ASME Landmark # 56 (1927)
Rocky River Hydro-Electric Plant
“The statement that a hydro-electric plant can pump its own water supply sounds absurd on the face of it, yet this is virtually what happens in the case of the Rocky River Hydro Plant…”
– Chief Engineer Paul Heslop, Connecticut Society of Civil Engineering meeting, 1928
Sometimes, my recall for random stuff around Connecticut surprises even me. There I was, driving up route 7 in New Milford at dusk on my way to an overnight camp and hike along the Appalachian Trail. In the near-dark, I passsed a brick building that I immediately recognized as something CTMQ-worthy. I found my way to the shelter for the night, slept on it, then hiked on it the next day.
Somewhere while climbing 10-Mile Hill in Sherman it came to me: That was the Rocky River Hydroelectric plant which is not only one of Connecticut’s American Society of Mechanical Engineers Historic National Landmarks, but also the only American Society of Civil Engineers National historic landmark in Connecticut as well. Wow, I knew I had to make a small detour the next day to get some pictures!
Once again, I had no idea why this place was remotely special. “Just an old power plant,” I thought. While that’s technically true, this plant was truly groundbreaking. For more, I turn to the engineering nerds to explain why.
Turns out that it’s an early example of the pumped-storage principle at a power plant. More importantly, after the recent beating CL&P have taken (Tropical Storm Irene, October snow storm), it’s nice to read something positive about the company. Even if it’s over 80 years old.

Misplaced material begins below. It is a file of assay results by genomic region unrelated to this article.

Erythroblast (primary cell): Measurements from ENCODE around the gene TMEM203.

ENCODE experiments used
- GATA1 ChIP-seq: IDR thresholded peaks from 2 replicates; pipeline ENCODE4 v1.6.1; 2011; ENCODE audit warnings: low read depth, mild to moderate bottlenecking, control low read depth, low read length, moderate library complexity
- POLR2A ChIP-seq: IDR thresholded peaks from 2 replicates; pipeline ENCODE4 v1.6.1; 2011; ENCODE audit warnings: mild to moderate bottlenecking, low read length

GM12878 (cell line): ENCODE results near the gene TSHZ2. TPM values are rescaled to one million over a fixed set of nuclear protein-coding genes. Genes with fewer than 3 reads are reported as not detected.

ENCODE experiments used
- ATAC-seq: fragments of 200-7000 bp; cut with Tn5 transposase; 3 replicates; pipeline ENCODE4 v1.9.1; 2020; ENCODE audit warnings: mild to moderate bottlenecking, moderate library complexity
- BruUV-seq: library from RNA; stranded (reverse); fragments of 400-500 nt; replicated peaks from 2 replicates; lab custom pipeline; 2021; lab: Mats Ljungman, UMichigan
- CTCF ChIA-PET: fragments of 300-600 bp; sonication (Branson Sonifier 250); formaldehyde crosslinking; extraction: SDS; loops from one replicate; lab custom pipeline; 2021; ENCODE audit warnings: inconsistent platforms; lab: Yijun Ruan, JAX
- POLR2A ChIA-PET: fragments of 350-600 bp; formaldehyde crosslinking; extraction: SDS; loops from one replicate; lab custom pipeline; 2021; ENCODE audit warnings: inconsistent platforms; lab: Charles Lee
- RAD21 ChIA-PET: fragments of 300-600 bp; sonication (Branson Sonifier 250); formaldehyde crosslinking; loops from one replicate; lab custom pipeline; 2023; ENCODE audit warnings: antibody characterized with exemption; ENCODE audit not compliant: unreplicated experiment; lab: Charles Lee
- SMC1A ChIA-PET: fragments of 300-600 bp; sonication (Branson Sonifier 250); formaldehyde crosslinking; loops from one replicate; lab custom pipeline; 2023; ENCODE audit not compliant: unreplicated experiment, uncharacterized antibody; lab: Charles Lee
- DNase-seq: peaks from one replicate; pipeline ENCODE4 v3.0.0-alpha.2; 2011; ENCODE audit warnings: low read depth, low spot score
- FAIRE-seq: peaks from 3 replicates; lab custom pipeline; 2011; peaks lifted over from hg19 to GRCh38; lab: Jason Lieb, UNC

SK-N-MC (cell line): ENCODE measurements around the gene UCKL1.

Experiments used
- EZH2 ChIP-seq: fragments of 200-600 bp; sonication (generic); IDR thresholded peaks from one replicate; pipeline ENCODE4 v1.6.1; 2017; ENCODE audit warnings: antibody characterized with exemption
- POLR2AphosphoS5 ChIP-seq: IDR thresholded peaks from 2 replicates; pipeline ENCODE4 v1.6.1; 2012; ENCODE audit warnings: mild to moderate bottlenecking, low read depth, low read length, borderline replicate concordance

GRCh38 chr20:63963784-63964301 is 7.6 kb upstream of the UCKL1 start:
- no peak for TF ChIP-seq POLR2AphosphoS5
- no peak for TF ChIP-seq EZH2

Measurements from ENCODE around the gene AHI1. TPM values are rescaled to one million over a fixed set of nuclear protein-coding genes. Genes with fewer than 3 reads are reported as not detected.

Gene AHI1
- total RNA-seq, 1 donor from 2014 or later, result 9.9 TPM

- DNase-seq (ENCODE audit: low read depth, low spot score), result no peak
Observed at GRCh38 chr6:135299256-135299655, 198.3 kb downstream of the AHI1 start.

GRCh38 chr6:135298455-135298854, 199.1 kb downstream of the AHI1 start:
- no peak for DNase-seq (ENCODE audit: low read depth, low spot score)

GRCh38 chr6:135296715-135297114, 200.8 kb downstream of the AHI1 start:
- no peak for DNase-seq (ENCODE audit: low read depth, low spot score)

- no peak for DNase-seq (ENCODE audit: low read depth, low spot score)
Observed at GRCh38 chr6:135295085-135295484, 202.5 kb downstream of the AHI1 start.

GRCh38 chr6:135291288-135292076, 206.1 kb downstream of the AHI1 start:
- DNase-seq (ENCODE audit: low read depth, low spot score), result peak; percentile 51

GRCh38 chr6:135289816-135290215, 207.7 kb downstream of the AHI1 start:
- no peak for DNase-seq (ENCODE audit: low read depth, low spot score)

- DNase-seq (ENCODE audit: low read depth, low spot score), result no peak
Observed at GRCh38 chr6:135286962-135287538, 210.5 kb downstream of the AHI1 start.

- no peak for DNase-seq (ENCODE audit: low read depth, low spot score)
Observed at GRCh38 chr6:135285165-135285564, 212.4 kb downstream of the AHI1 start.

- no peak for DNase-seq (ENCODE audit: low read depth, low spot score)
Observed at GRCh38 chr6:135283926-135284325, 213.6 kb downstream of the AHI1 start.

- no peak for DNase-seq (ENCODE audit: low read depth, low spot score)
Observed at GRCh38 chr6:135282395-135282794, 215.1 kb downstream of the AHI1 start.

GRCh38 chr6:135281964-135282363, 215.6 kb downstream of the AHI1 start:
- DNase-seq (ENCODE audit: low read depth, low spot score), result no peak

The Connecticut Light & Power Company pioneered the use of pumped storage in the United States at this hydroelectric station. First operated in 1929, the Rocky River Plant had two reversible pumps that somewhat resemble large hydroelectric turbines. This permitted significant improvements in the system efficiency of the company’s network of hydroelectric and thermal-electric power generating plants. Water is pumped uphill through a penstock and stored in Lake Candlewood. When demand reaches a peak, water is released through the same penstock, and the motors driving the pumps reverse to become generators to produce electricity. The original penstock, built in 1927, was restored in 1963.
That sounds pretty cool, actually. The always excellent ASME pdf explains more, as does the ASCE document linked at the bottom. Here’s an excerpt from the ASME story:
“… The completion of the Stevenson project there was more than 30,000 kilowatts of generating capacity installed on the Housatonic but only a small portion of this was firm capacity. Unlike the Niagara River, with its large drainage area and the regulatory effect of the Great Lakes, the Housatonic has a very ir- regular flow, varying considerably from season to season and year to year.
To firm up the existing and proposed hydro capacity on the river, some natural or artifical means for regulation of the river was needed. Rocky River, the first large-scale pumped-storage development in the United States, seemed to be the answer. As early as 1917, three plans had been considered, one for storage only, which could not be economically justified, and two with larger storage capacity and pumps located just below the Bulls Bridge powerhouse. In 1926, a plan for generation and pumping was adopted and work started. The development was unusual at the time because it was the first of its type in the United States. The first known pumped-storage development was in Zurich, Switzerland, in 1882, which was hydro-mechanical until 1891 and the first in the United States, also hydro-mechanical, was about 1885.